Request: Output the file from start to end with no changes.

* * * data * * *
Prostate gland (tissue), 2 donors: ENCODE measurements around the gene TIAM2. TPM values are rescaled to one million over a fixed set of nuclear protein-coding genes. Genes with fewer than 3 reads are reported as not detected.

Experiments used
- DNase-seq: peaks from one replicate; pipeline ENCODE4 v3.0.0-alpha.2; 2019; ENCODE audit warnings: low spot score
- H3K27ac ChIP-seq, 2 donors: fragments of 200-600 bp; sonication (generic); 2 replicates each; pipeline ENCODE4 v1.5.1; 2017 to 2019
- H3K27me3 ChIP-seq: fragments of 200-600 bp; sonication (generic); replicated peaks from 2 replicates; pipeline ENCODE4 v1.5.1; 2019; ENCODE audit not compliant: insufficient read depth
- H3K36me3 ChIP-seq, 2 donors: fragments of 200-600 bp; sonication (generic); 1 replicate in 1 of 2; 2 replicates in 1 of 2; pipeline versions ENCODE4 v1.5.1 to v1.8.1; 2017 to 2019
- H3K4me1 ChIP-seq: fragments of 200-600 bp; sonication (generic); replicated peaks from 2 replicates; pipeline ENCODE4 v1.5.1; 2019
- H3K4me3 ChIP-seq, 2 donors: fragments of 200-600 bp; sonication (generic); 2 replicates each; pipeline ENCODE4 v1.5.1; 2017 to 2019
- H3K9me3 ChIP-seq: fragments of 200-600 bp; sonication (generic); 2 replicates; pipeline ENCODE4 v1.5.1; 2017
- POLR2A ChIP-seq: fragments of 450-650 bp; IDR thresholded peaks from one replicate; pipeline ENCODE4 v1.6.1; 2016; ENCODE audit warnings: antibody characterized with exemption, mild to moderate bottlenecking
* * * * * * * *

Prostate gland (tissue), 2 donors: ENCODE measurements around the gene TIAM2. TPM values are rescaled to one million over a fixed set of nuclear protein-coding genes. Genes with fewer than 3 reads are reported as not detected.

Experiments used
- DNase-seq: peaks from one replicate; pipeline ENCODE4 v3.0.0-alpha.2; 2019; ENCODE audit warnings: low spot score
- H3K27ac ChIP-seq, 2 donors: fragments of 200-600 bp; sonication (generic); 2 replicates each; pipeline ENCODE4 v1.5.1; 2017 to 2019
- H3K27me3 ChIP-seq: fragments of 200-600 bp; sonication (generic); replicated peaks from 2 replicates; pipeline ENCODE4 v1.5.1; 2019; ENCODE audit not compliant: insufficient read depth
- H3K36me3 ChIP-seq, 2 donors: fragments of 200-600 bp; sonication (generic); 1 replicate in 1 of 2; 2 replicates in 1 of 2; pipeline versions ENCODE4 v1.5.1 to v1.8.1; 2017 to 2019
- H3K4me1 ChIP-seq: fragments of 200-600 bp; sonication (generic); replicated peaks from 2 replicates; pipeline ENCODE4 v1.5.1; 2019
- H3K4me3 ChIP-seq, 2 donors: fragments of 200-600 bp; sonication (generic); 2 replicates each; pipeline ENCODE4 v1.5.1; 2017 to 2019
- H3K9me3 ChIP-seq: fragments of 200-600 bp; sonication (generic); 2 replicates; pipeline ENCODE4 v1.5.1; 2017
- POLR2A ChIP-seq: fragments of 450-650 bp; IDR thresholded peaks from one replicate; pipeline ENCODE4 v1.6.1; 2016; ENCODE audit warnings: antibody characterized with exemption, mild to moderate bottlenecking